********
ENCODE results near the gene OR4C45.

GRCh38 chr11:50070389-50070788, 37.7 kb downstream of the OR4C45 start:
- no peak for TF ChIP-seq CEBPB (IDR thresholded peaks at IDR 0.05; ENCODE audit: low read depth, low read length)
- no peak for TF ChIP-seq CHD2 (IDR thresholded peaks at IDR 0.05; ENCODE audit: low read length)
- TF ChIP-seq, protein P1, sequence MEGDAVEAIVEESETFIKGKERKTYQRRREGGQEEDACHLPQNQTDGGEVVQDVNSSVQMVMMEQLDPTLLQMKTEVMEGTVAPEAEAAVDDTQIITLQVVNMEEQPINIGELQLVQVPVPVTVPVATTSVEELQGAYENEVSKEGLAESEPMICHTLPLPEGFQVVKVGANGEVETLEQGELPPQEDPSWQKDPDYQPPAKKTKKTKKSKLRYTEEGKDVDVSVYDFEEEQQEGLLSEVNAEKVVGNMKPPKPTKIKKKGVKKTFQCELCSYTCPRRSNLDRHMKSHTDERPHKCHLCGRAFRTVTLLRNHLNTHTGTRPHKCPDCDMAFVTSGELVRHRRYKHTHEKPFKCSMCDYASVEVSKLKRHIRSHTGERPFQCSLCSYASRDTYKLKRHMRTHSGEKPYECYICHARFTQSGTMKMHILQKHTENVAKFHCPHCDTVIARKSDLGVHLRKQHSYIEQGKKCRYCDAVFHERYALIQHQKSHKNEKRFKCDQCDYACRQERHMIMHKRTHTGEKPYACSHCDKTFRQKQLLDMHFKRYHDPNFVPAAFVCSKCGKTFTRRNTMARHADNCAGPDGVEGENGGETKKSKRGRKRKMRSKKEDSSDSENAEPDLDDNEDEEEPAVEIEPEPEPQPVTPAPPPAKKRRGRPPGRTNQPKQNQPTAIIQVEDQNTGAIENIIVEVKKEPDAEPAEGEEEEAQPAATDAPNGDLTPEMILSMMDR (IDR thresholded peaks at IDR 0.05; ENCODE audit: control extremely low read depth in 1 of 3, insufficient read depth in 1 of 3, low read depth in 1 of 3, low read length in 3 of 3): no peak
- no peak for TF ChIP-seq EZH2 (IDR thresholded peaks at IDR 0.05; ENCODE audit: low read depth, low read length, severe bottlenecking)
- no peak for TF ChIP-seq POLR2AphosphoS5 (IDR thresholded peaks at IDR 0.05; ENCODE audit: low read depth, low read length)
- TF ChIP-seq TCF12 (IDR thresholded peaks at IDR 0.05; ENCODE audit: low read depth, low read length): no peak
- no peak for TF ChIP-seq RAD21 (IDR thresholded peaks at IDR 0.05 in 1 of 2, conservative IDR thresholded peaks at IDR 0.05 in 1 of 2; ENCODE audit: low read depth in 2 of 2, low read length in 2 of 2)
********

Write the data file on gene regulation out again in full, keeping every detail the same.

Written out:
ENCODE results near the gene OR4C45.

GRCh38 chr11:50070389-50070788, 37.7 kb downstream of the OR4C45 start:
- no peak for TF ChIP-seq CEBPB (IDR thresholded peaks at IDR 0.05; ENCODE audit: low read depth, low read length)
- no peak for TF ChIP-seq CHD2 (IDR thresholded peaks at IDR 0.05; ENCODE audit: low read length)
- TF ChIP-seq, protein P1, sequence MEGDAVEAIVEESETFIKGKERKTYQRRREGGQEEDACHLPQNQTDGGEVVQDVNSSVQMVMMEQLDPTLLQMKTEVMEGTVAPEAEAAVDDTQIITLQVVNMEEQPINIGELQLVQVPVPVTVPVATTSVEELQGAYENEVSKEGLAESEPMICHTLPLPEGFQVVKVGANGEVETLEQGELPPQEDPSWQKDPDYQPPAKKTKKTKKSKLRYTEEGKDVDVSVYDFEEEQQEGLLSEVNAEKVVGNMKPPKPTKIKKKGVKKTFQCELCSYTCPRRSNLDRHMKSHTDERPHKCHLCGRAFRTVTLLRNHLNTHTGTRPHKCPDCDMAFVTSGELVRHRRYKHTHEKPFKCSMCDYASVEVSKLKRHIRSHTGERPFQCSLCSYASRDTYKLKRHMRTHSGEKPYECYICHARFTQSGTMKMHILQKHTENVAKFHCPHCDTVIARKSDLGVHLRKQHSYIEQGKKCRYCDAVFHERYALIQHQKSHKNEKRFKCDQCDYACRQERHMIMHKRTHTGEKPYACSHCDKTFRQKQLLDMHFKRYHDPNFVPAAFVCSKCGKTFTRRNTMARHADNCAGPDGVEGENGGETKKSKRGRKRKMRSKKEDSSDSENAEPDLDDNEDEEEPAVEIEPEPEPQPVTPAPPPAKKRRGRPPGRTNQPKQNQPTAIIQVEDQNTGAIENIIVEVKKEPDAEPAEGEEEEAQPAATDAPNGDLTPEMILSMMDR (IDR thresholded peaks at IDR 0.05; ENCODE audit: control extremely low read depth in 1 of 3, insufficient read depth in 1 of 3, low read depth in 1 of 3, low read length in 3 of 3): no peak
- no peak for TF ChIP-seq EZH2 (IDR thresholded peaks at IDR 0.05; ENCODE audit: low read depth, low read length, severe bottlenecking)
- no peak for TF ChIP-seq POLR2AphosphoS5 (IDR thresholded peaks at IDR 0.05; ENCODE audit: low read depth, low read length)
- TF ChIP-seq TCF12 (IDR thresholded peaks at IDR 0.05; ENCODE audit: low read depth, low read length): no peak
- no peak for TF ChIP-seq RAD21 (IDR thresholded peaks at IDR 0.05 in 1 of 2, conservative IDR thresholded peaks at IDR 0.05 in 1 of 2; ENCODE audit: low read depth in 2 of 2, low read length in 2 of 2)